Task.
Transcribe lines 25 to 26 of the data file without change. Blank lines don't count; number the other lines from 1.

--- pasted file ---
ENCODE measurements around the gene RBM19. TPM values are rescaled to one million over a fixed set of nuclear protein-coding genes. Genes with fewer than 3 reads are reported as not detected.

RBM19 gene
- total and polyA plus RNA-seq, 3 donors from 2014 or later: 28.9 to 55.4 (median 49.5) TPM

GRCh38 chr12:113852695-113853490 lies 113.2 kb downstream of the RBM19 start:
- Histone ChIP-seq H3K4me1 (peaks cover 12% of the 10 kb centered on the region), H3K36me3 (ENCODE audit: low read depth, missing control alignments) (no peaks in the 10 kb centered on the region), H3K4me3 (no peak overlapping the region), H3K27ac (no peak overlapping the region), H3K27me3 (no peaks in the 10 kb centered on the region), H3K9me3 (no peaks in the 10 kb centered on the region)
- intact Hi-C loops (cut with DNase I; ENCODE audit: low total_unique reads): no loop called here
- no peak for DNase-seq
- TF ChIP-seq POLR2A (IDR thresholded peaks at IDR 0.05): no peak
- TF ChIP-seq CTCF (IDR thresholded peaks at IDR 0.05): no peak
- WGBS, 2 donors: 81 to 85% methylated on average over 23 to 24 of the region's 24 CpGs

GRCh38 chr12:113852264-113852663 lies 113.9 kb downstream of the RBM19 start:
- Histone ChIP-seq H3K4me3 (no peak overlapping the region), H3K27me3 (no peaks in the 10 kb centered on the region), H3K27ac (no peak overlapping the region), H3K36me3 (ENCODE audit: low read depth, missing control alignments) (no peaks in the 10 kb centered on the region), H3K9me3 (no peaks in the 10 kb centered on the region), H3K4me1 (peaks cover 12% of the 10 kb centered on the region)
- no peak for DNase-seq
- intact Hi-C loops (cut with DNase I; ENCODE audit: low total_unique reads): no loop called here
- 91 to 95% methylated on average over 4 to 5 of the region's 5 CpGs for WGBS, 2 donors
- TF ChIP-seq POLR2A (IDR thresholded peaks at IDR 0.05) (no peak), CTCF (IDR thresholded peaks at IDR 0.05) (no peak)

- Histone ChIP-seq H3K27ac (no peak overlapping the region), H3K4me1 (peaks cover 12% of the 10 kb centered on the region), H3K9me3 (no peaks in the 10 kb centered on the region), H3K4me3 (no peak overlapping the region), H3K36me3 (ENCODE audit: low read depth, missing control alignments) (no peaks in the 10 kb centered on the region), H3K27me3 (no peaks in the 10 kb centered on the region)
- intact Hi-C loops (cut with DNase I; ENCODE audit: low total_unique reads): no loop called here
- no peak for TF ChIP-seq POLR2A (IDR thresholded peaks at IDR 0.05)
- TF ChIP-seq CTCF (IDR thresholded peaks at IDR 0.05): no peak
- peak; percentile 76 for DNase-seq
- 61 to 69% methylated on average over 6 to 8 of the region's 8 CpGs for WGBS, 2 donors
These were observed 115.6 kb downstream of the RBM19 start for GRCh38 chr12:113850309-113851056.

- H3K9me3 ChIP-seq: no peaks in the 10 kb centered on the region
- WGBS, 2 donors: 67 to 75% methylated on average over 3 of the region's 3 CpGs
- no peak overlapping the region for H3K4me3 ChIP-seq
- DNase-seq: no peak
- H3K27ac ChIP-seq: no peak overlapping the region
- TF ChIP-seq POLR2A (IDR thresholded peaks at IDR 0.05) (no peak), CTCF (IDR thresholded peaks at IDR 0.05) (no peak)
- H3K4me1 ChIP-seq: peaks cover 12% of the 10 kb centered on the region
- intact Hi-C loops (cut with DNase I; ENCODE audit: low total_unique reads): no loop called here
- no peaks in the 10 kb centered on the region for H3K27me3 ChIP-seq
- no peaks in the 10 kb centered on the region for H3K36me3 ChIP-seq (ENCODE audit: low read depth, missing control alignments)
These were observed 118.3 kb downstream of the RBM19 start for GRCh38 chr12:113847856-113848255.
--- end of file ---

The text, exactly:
- WGBS, 2 donors: 67 to 75% methylated on average over 3 of the region's 3 CpGs
- no peak overlapping the region for H3K4me3 ChIP-seq